Fact: The Slants, an Asian-American “dance-rock” band, are currently engaged in a legal battle to trademark their band’s name, a legal battle 3 years in the making. In 2011, cited by the authorities in charge of trademarks as being offensive, their request to trademark the band name was rejected twice, and thus the legal battle ensued. Last year, an appellate court ruled in favor of the band stating that the trademark office’s rejection of a trademark for being offensive is a violation of the right to free speech. Obama’s administration is behind pushing this to the SCOTUS in a bid to overturn the ruling and the precedent it could set. The precedent would very likely lead to the allowing of the Washington Redskins football team to trademark their name as well.
Opinion: I’m divided on this. I’m personally against any violations to free speech, but free speech applies to individuals, and a band, while small, is technically a business. In the same sense that the Redskins have been denied the ability to trademark their team’s name, The Slants fit into that same condition. However, I’m not sure why you’re not allowed to trademark something if it’s offensive in the first place. Even if it is to deter that speech, allowing them to trademark that speech would be better for that, since then only that group could use it, officially.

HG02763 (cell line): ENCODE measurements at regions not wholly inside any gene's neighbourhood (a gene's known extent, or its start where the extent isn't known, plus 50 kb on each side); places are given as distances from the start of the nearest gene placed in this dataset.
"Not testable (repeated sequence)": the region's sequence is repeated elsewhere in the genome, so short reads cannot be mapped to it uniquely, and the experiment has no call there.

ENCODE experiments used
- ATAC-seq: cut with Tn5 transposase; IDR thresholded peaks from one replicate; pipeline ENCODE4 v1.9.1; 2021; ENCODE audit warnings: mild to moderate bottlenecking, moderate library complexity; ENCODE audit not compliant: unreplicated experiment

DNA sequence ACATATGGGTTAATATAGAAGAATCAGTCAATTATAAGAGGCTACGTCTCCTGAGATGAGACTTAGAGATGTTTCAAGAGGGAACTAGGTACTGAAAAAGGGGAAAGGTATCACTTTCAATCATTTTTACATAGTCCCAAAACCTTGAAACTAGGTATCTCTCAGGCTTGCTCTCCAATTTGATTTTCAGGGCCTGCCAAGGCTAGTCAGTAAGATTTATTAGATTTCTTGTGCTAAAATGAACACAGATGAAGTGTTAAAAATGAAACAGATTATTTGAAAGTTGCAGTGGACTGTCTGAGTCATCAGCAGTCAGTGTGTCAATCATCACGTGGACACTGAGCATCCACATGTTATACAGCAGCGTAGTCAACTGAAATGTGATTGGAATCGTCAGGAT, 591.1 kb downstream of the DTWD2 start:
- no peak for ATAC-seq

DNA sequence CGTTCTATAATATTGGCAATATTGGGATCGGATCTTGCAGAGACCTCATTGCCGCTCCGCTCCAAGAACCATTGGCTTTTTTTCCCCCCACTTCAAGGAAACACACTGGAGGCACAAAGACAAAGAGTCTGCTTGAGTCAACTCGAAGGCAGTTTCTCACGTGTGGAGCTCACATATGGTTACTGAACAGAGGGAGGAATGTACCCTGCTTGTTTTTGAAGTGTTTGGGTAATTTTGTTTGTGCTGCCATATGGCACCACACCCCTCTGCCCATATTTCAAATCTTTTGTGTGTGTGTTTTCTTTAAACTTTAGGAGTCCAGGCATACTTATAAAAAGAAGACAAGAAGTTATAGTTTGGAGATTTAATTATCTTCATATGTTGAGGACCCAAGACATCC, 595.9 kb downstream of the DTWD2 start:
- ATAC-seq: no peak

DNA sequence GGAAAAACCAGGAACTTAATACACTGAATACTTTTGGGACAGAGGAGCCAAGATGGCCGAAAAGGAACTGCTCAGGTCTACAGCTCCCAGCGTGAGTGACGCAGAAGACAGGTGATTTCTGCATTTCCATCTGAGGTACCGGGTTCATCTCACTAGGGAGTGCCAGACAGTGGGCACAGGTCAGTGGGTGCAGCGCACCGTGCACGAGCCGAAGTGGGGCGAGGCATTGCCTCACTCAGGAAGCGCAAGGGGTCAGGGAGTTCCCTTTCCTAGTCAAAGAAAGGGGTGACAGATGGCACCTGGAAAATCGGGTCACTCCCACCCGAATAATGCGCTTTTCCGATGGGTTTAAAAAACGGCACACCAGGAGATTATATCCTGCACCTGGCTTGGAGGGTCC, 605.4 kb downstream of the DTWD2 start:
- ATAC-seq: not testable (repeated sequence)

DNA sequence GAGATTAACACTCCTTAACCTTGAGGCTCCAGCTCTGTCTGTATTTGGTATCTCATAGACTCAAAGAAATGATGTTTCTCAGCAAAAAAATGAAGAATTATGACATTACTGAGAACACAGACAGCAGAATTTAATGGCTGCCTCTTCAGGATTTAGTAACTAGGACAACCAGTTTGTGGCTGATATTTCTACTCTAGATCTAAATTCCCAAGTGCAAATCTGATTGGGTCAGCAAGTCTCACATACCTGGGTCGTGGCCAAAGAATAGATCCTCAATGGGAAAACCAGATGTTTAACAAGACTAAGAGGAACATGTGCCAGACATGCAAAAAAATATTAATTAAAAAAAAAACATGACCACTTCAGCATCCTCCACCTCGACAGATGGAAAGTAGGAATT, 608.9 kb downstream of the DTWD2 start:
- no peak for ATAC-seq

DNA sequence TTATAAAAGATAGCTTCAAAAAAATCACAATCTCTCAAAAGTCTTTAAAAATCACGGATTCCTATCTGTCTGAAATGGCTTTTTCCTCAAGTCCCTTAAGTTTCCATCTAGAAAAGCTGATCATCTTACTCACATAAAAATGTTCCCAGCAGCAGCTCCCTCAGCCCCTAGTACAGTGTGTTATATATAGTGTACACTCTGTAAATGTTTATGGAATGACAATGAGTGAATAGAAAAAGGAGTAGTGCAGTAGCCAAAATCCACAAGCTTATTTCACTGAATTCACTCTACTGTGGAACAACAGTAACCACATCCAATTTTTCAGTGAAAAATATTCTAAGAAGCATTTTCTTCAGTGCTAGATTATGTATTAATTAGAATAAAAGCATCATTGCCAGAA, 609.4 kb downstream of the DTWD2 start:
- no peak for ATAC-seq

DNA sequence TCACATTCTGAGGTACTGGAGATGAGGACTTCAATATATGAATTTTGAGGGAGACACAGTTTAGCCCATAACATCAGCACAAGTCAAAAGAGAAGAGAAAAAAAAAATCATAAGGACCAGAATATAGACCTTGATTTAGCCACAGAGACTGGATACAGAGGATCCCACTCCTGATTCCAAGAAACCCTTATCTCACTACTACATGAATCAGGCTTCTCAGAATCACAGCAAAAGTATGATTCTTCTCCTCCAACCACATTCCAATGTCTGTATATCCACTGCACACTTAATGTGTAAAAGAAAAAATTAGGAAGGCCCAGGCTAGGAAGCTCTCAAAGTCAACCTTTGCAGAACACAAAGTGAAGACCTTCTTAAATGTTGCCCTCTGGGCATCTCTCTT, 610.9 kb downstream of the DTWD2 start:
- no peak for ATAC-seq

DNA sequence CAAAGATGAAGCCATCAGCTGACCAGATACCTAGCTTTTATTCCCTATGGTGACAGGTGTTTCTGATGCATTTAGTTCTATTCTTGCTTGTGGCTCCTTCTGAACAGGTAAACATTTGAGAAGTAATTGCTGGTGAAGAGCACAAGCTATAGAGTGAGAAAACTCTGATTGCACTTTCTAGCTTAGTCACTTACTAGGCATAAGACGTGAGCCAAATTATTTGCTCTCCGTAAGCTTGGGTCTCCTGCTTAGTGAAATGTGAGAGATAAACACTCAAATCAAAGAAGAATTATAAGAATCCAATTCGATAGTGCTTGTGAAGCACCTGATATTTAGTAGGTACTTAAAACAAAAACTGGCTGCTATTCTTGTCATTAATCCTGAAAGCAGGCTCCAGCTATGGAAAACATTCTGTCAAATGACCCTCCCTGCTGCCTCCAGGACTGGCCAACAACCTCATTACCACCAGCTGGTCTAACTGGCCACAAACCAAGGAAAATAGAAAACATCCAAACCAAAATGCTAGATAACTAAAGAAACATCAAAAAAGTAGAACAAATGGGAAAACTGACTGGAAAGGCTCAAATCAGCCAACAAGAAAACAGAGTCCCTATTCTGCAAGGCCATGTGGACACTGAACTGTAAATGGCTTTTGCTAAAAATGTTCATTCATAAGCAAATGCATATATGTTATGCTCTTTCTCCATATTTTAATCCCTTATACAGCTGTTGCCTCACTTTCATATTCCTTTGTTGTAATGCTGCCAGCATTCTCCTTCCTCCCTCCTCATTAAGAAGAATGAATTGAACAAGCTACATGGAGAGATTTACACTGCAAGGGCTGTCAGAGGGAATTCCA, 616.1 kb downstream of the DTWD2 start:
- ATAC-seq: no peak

The appellate court also said, however, that The Slants can trademark their name because they use it as a counter to offensive speech by “re-appropriating” the word. Under that precedent, the Redskins likely don’t fit that conditionality. So, honestly, I’m not 100% sure how I feel on this issue, and I’d need to do more research, but it definitely has far reaching implications for free speech in general, so it’s certainly something to keep an eye on.